Following these changes, the CDO pushed for two other important reforms: (1) for the consolidation of city IT services and (2) for the use of digital techniques such as artificial intelligence (AI) and predictive analytics in decision-making. Consolidating Chicago’s IT services was the first step in enhancing the efficiency of the city administration. Like most big cities, Chicago’s governmental departments tended to work in silos; each department worked with separate data types and standards, with many operations isolated from their counterparts. Breaking down these siloes required the city to move its various existing computer systems, including the emails and applications of about 30,000 employees, to a singular, harmonised cloud operating system. This streamlined the city’s data management, saving Chicago’s taxpayers US$ 400,000 annually in staff time and resources. In addition, data became easily accessible when stored in a shared place, lowering the barriers to data mining and analysis – a key enabler in the development of predictive tools. In terms of budget, personnel costs (including adequate staffing and training) and the cost of contracting a data-solutions provider to operate and maintain the portal were the two major areas of fund spending.
Technical capacity building
To effectively design and operate the open data portal, the Chicago administration had to ensure sufficient technical support for platform maintenance and optimisation. Federal governments typically have sufficient technical capacity to operate and maintain systems themselves, however, in the case of municipalities such as Chicago, such an undertaking often requires improvements to staffing or external support.
In Chicago’s case, the municipality chose Socrata as a platform supplier for the Data Portal, as it was one of the most established companies in the field. Socrata developed a platform for the city, whereby data were provided in proprietary and open-source formats and supported whenever technical issues arose. This helped the government to avoid over-stretching its internal IT resources.
Two types of user licence were issued. The general user licence allowed the public to retrieve data through the Chicago Data Portal. Under its terms and conditions, the city administration owned the data, reserved the rights on how to remove them from the portal and restricted how they could be used. As the release of public data was an ongoing process, users were encouraged to suggest which datasets should be added to the portal and these suggestions were reviewed regularly.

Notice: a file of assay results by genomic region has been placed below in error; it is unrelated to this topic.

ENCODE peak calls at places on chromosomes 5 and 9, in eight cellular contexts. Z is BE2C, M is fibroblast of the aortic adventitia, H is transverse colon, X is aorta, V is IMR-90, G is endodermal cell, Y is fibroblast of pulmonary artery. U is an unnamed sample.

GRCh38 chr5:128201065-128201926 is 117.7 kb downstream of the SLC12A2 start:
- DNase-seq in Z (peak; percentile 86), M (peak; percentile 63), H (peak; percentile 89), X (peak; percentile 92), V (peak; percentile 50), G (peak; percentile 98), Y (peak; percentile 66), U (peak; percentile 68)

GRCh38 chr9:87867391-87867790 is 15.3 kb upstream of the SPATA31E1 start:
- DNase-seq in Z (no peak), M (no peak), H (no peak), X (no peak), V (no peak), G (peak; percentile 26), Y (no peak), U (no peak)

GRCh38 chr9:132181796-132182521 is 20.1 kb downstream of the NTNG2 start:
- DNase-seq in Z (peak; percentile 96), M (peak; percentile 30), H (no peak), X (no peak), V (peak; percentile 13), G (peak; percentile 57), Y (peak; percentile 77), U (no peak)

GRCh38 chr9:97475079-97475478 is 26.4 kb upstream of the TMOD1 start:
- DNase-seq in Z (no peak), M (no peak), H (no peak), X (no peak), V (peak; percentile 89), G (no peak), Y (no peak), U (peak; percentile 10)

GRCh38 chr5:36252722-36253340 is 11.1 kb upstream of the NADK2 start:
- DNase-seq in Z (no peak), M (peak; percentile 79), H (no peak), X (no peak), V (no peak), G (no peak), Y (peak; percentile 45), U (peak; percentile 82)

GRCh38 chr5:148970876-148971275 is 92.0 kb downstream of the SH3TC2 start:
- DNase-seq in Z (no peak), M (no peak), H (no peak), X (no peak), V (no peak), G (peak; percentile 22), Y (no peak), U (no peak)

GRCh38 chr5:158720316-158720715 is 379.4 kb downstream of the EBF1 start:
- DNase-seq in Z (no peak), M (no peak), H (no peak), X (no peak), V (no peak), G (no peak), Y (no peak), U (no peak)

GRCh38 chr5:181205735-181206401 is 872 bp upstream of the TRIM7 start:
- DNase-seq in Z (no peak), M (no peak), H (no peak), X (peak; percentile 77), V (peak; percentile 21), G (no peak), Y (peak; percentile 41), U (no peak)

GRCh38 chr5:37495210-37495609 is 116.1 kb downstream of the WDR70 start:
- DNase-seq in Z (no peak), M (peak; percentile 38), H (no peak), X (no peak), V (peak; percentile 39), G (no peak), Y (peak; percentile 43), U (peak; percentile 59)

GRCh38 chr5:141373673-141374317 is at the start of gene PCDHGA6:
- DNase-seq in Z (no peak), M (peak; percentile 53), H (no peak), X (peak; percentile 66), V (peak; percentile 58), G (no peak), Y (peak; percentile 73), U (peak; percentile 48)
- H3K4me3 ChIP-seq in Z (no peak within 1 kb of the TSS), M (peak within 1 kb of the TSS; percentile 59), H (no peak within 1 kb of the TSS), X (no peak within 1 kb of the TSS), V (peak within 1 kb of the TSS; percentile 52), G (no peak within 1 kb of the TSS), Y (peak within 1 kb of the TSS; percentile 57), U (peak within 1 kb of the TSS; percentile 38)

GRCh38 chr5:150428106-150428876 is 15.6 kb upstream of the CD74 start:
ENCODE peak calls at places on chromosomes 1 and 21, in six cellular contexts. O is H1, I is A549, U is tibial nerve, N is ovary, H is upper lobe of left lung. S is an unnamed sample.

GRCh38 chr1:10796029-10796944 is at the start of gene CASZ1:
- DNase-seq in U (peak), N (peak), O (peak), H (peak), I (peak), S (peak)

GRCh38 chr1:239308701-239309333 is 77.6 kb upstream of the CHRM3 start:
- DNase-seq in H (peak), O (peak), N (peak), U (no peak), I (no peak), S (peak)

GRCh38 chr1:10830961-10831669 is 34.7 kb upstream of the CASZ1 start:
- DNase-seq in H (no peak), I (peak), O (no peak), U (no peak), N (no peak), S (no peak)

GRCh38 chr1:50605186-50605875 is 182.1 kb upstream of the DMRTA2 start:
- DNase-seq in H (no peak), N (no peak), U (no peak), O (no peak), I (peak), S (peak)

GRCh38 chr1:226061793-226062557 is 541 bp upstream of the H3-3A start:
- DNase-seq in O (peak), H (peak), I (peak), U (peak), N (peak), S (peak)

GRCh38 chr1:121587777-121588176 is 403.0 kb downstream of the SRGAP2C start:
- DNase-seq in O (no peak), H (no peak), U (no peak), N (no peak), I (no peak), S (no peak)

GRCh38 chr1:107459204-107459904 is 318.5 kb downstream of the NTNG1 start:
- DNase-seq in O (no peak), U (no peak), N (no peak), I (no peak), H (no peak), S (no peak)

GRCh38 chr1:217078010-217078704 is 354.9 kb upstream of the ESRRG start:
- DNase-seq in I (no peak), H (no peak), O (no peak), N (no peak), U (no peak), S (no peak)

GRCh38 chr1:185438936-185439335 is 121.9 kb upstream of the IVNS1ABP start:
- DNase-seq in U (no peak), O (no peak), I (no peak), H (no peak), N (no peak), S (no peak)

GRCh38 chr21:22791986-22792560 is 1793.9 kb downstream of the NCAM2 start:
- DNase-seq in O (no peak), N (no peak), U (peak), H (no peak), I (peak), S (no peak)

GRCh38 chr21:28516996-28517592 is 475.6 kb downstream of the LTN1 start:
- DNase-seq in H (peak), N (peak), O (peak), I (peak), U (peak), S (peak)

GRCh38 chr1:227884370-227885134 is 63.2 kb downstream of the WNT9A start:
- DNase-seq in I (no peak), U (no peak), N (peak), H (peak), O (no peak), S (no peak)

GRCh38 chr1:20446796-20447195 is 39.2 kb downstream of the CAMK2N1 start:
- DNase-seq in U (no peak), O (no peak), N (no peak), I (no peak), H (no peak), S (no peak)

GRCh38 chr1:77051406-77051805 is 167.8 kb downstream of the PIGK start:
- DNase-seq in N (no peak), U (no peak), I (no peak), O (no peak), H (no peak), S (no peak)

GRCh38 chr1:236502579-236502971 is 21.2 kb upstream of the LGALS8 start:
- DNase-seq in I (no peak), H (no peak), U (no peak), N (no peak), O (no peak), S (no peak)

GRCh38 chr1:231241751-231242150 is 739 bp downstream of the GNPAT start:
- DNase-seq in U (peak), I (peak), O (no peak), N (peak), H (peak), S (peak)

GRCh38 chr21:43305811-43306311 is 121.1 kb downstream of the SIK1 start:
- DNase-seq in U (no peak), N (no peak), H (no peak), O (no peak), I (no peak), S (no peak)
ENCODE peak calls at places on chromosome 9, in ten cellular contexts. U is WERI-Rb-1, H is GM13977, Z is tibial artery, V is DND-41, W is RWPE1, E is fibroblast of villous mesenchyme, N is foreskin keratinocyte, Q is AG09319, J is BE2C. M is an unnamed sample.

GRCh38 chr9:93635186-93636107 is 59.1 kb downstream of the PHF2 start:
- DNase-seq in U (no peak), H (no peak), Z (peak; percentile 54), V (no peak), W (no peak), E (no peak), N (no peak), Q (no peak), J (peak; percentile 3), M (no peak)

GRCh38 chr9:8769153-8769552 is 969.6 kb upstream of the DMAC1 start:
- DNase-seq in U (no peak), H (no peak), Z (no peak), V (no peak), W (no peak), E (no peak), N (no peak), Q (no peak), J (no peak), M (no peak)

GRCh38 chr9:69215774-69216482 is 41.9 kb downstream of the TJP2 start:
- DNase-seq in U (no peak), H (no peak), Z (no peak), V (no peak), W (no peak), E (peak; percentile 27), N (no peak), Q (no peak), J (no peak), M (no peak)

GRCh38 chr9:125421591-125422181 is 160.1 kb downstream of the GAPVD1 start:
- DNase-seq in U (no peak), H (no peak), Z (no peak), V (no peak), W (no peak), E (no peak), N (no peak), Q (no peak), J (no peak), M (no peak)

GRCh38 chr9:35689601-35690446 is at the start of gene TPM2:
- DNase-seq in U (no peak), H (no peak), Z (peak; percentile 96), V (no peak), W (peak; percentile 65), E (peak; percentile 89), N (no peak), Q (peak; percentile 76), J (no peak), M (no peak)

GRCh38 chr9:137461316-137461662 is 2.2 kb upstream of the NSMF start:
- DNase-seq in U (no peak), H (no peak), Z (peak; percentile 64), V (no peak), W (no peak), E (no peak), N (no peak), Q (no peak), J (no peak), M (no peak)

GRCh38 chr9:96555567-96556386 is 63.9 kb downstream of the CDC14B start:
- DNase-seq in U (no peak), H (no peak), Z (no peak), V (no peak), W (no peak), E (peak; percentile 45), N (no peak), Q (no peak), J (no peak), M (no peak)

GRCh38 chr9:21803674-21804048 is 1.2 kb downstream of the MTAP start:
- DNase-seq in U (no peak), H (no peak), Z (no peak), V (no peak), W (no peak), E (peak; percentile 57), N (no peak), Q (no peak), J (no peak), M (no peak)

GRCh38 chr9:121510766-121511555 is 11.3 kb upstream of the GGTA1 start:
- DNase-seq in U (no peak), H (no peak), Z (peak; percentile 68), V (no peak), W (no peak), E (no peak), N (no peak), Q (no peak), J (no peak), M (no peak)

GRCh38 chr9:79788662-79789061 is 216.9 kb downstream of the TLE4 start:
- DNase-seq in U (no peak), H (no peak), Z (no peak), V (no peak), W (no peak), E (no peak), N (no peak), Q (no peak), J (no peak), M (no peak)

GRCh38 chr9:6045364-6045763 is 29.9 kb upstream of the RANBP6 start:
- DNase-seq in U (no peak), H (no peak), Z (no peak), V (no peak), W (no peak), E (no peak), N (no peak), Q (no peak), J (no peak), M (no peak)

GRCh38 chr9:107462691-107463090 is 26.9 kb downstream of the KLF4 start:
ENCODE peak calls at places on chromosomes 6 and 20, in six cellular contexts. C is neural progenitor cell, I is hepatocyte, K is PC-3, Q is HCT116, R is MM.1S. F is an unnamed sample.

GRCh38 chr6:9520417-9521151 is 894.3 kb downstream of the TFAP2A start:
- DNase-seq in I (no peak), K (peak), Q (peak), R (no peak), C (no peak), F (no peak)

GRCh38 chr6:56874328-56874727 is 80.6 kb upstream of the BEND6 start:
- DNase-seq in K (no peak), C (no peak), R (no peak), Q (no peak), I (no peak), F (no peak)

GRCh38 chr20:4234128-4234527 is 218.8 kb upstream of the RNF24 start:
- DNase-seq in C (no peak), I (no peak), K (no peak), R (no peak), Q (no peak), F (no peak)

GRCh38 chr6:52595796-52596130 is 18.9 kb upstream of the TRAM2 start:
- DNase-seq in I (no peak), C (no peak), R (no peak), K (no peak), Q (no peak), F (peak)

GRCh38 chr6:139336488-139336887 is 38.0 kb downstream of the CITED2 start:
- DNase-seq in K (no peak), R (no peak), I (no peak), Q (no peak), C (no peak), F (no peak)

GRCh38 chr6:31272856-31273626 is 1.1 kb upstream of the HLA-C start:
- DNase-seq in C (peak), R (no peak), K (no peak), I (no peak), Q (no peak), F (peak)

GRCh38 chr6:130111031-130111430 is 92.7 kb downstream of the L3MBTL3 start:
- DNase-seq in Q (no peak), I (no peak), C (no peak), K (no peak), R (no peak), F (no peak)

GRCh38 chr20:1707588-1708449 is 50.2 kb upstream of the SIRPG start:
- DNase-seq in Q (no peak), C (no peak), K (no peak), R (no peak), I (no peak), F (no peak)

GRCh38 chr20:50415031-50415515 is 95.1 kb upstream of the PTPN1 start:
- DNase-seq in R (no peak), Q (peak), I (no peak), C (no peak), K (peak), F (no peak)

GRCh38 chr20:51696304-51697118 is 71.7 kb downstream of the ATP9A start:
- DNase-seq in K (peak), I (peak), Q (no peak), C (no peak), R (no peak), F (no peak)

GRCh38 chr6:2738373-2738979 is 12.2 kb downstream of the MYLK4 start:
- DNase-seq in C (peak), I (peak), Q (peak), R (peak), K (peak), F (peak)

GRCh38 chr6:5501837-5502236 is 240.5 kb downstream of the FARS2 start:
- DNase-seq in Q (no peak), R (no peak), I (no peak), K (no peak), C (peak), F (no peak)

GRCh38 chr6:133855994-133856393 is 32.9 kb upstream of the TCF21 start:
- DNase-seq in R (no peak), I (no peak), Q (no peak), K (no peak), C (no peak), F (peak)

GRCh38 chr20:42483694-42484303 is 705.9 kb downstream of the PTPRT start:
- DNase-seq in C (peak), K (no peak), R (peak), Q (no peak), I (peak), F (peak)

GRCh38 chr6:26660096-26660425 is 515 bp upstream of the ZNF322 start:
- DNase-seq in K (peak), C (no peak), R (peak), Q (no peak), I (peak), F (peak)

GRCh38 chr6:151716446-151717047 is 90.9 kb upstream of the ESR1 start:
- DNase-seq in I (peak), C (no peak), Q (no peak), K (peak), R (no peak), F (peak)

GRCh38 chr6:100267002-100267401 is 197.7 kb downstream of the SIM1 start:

The second, more business-friendly licence was published on the city’s GitHub, a worldwide platform on which developers manage their source-code changes. On the GitHub, the developer community could examine the datasets, propose edits and detect errors. Instead of developing civic apps itself, the city government encouraged the civic developer community and private entrepreneurship to use datasets for app development.
Barriers and factors critical to success
When launching an open-data initiative, cities often encounter challenges resulting from their organisational structure and technical framework and, therefore, see low stakeholder participation. In Chicago, restructuring the organisational framework of municipal agencies was the initial step in its successful development of open data, which needed strong leadership as a foundation.
First, while the DoIT was empowered to coordinate all of the agencies involved, each agency appointed an internal data coordinator to allocate tasks and serve as contact point. This mitigated jurisdictional conflicts and low staff commitment due to heavy workloads. Second, the Mayor assigned a CDO and a CIO, who worked within the DoIT, to oversee the open-data initiative's implementation and promotion. Not only were they tech experts who helped the city government to choose and develop suitable technical solutions, they also exercised strong leadership in communicating with municipal agencies, the public, businesses, academia and the media.
- Stakeholder engagement
Robust stakeholder engagement was a key driver of Chicago’s open-data development. Prior to the Mayor’s executive order, Chicago’s open-data community and universities had advocated for increased public data openness as a means of supporting public policymaking and social programmes. This early adoption established an ecosystem enabling the city government and civil society to encourage developers to use public data and to bring open data into Chicagoans’ daily lives.